Writing a simple agent in Genius
Genius provides a sophisticated platform to create and simulate your brand new and genius negotiation strategies against the existing literature. Sequel to my previous post on the intro to Genius, this write up extends the flow of writing a new bargaining agent code and running it on the platform.
There are two ways of integrating a new agent to the Genius. If you have access to the Genius source code, you can write your code right inside the Agents repository and use ant build to rebuild the final package. This approach gives access to reuse the duplicating methods inside other agents straight away and also to repackage the final product with any third party library you will be using. Secondly, you can write your code simply as a new project and include the .class file as a new agent after running the existing distribution. Even though the latter has a lesser pain, it limits your scope of the project. However, I will cover latter approach from this tutorial (will cover the former approach in another, hopefully) and especially necessary programmatical steps in writing a simple agent code.
In Genius platform, any class that is an instance of the negotiator.Agent class will be treated as an Agent instance and inherits the relevant attributes. Hence, we need to extend any agent code using the Agent parent class.
- Start a new Java project on your favourite IDE (Mine is Intellij IDEA)
- Add downloaded negosimulator.jar to the project classpath. In “Idea” you can do that by adding it as a library in Module settings (Figure 1).
- Create a new class called SimpleAgent.java and then extend it from the negotiator.Agent class and implement the abstract method called chooseAction(). This method is called whenever our agent needs to perform an action. (i.e.: When the opponent has proposed a bid to the negotiation space, and it’s the turn of our SimpleAgent to either accept it or propose a new bid, then this method will be called.)
Please refer the code snippet for SimpleAgent below. Yes, the code might look a bit lengthy, still you will find operations for all the phases of the bargaining life cycle of an agent there.
For the simplicity, I will summarize the rationale behind each agent operation below.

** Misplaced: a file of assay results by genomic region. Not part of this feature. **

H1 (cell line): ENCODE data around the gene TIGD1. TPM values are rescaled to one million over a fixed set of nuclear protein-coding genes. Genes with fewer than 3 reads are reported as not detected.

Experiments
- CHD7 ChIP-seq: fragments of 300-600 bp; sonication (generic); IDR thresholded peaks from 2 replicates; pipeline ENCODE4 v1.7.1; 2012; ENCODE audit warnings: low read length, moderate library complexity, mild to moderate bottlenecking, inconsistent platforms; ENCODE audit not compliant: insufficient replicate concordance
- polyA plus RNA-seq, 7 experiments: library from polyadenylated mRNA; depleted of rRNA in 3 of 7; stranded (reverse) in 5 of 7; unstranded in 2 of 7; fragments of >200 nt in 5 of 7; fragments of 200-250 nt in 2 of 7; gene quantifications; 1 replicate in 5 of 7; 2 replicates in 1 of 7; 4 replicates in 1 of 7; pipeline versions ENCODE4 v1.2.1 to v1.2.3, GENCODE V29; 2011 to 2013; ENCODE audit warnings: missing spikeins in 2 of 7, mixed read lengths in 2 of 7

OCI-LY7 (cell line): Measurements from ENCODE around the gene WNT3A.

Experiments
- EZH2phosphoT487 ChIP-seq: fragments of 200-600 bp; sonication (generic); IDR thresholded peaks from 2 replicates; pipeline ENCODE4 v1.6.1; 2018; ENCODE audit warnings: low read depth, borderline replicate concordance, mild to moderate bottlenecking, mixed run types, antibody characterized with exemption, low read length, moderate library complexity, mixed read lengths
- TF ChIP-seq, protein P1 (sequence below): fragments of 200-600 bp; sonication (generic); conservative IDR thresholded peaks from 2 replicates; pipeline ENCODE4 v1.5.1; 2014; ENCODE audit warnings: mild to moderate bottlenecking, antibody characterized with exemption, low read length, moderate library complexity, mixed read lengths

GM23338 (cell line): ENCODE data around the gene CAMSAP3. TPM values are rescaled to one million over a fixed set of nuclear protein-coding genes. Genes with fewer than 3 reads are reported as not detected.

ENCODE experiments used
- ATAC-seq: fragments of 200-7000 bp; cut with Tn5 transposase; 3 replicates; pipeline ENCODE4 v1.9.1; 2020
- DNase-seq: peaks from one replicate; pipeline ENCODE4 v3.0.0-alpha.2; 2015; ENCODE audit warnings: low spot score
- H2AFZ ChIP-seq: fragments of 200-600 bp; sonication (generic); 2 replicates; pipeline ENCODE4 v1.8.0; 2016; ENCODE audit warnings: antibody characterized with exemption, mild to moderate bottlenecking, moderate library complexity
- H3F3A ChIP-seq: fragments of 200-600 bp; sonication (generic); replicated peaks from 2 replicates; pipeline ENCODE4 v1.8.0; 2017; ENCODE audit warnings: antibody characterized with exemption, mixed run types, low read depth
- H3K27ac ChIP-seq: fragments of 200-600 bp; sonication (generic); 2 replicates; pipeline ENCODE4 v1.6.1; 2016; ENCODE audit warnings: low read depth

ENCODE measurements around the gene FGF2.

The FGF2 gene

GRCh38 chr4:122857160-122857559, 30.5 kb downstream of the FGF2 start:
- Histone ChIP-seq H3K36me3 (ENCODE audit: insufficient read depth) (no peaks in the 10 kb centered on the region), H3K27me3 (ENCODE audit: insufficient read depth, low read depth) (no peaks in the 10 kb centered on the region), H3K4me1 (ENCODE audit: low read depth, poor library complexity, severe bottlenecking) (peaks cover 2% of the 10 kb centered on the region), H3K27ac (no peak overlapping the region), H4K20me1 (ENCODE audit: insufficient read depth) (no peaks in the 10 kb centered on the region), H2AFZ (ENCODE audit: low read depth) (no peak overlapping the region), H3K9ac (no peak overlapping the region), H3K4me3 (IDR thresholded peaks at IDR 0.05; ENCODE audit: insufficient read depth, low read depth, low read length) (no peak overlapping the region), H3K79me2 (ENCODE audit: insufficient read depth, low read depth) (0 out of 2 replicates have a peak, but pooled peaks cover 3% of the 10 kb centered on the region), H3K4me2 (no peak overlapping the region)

enum ActionType : This enum can be used to store and map the different actions of the opponent referred by the getAction() method.
init() : This method will be called at the initiation of the agent and can be used to initialize the variables to be used during the runtime.
getVersion() : This simply overrides the getVersion() of the parent class and sole use is to store the version of your code.
recieveMessage() : This method will be called everytime our agent is invoked with reference to the opponent’s action in the negotiation space.
chooseAction() : This method is called whenever our agent needs to perform an action. (i.e.: When the opponent has proposed a bid to the negotiation space, and it’s the turn of our SimpleAgent to either accept it or propose a new bid, then this method will be called.). Based on the state of previous offers made by both agents, we can map our operations logic inside this method. For an instance, In case of an OFFER from the opponent and if our previous action is null (means this is round two and opponent has already made the starting offer), we have a choice between either accepting his OFFER or to generate our initial offer (Line 68). Similarly, if the previous action of both the agents are null, we can conclude it’s our opportunity to start and made our initial offer. Otherwise, we can either accept opponent’s offer if it meets our constraints or else to generate a counter offer.
Please note, here I have not done any evaluations to the opponent’s offer nor the state rather than generating a random bid for every occasion.
Then compile the project and locate SimpleAgent.class file. Run the negosimulator.jar file using java -jar negosimulator.jar and add the agent using the class file as follows.
If our agent is added successfully, you will be able to see it at the bottom left hand side pane. Then create a new bargaining scenario using our agent and start it. If you use SimpleAgent against another SimpleAgent instance, you will be able to see any flaws during the complete flow.
If you are lucky enough, one of our agents will accept the random bid of the opponent to reach an equilibria.